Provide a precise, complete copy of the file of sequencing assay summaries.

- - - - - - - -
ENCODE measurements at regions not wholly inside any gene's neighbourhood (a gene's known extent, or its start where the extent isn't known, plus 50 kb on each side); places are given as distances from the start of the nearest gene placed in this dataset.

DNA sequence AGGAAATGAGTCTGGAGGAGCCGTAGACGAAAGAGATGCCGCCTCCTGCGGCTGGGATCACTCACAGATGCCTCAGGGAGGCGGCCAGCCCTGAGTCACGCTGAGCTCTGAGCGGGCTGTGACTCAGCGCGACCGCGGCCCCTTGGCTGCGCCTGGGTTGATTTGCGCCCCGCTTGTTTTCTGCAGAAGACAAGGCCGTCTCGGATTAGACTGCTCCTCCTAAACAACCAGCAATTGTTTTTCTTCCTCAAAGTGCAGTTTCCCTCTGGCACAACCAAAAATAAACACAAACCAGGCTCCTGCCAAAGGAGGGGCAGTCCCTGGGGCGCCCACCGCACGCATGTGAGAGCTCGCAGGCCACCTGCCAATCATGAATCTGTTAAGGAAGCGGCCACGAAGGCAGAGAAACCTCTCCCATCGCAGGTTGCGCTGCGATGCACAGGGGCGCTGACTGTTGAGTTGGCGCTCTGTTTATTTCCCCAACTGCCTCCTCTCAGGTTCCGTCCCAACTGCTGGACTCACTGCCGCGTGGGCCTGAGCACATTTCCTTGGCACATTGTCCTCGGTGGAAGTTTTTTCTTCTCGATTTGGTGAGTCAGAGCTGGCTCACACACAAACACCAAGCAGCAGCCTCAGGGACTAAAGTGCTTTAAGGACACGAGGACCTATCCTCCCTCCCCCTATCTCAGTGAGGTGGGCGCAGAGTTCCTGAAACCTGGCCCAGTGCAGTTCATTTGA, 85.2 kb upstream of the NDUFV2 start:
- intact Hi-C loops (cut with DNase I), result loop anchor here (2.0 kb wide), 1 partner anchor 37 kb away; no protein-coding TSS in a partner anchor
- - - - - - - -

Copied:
ENCODE measurements at regions not wholly inside any gene's neighbourhood (a gene's known extent, or its start where the extent isn't known, plus 50 kb on each side); places are given as distances from the start of the nearest gene placed in this dataset.

DNA sequence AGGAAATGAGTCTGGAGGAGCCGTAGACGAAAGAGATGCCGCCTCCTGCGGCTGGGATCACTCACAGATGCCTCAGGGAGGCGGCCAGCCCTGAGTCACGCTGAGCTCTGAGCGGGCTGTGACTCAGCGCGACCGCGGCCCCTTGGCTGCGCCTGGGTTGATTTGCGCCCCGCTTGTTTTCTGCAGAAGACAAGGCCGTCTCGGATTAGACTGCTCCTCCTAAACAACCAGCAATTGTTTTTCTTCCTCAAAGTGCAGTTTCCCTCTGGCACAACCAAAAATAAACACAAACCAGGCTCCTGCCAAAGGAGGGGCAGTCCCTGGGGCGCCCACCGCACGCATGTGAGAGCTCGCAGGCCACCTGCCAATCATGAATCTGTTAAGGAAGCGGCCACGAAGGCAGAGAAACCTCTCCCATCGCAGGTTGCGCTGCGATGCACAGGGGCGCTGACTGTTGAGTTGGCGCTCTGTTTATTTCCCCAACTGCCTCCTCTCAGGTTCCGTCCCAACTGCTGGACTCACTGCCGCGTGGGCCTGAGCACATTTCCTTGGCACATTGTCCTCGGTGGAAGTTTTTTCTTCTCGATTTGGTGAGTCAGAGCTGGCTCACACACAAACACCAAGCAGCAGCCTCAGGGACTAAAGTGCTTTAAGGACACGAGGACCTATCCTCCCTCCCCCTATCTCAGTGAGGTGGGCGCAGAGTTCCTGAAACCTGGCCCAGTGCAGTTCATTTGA, 85.2 kb upstream of the NDUFV2 start:
- intact Hi-C loops (cut with DNase I), result loop anchor here (2.0 kb wide), 1 partner anchor 37 kb away; no protein-coding TSS in a partner anchor